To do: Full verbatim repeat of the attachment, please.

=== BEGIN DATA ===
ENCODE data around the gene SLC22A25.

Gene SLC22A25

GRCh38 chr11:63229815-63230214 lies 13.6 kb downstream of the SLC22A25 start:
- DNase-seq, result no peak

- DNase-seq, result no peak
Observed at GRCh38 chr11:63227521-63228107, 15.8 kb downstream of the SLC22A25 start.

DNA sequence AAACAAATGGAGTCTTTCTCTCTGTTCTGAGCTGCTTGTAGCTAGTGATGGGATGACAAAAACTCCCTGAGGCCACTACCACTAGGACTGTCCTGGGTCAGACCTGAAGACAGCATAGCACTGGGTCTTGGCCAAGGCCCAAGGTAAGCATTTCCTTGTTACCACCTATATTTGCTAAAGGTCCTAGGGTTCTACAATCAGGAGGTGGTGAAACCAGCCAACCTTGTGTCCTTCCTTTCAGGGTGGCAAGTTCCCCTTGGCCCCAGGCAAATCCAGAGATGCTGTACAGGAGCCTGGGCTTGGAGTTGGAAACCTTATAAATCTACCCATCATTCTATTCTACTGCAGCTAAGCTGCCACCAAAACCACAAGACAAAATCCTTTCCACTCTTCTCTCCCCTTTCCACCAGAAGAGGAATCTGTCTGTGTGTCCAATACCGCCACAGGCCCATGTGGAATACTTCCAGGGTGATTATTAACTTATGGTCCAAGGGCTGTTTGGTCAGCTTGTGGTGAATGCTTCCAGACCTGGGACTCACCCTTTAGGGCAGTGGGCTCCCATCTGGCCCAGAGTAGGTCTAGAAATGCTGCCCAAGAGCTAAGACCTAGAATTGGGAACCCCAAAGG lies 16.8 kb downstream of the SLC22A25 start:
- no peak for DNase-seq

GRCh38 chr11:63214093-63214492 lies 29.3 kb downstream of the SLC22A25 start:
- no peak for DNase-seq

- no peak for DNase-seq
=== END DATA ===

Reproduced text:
ENCODE data around the gene SLC22A25.

Gene SLC22A25

GRCh38 chr11:63229815-63230214 lies 13.6 kb downstream of the SLC22A25 start:
- DNase-seq, result no peak

- DNase-seq, result no peak
Observed at GRCh38 chr11:63227521-63228107, 15.8 kb downstream of the SLC22A25 start.

DNA sequence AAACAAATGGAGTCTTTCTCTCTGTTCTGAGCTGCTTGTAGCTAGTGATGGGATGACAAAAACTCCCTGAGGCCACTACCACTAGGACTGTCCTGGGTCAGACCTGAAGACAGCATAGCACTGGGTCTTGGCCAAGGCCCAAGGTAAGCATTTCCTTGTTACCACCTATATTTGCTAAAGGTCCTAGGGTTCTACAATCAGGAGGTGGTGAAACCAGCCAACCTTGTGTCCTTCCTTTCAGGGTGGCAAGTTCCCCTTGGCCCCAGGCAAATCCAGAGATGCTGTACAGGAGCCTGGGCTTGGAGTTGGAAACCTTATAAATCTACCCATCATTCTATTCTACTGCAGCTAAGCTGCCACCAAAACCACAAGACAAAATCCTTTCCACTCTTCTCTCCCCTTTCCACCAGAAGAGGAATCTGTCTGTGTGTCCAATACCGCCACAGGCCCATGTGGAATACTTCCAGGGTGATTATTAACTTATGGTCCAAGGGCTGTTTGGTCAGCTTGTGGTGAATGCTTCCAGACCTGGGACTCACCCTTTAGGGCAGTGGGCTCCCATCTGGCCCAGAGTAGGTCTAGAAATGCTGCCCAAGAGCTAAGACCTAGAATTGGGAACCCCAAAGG lies 16.8 kb downstream of the SLC22A25 start:
- no peak for DNase-seq

GRCh38 chr11:63214093-63214492 lies 29.3 kb downstream of the SLC22A25 start:
- no peak for DNase-seq

- no peak for DNase-seq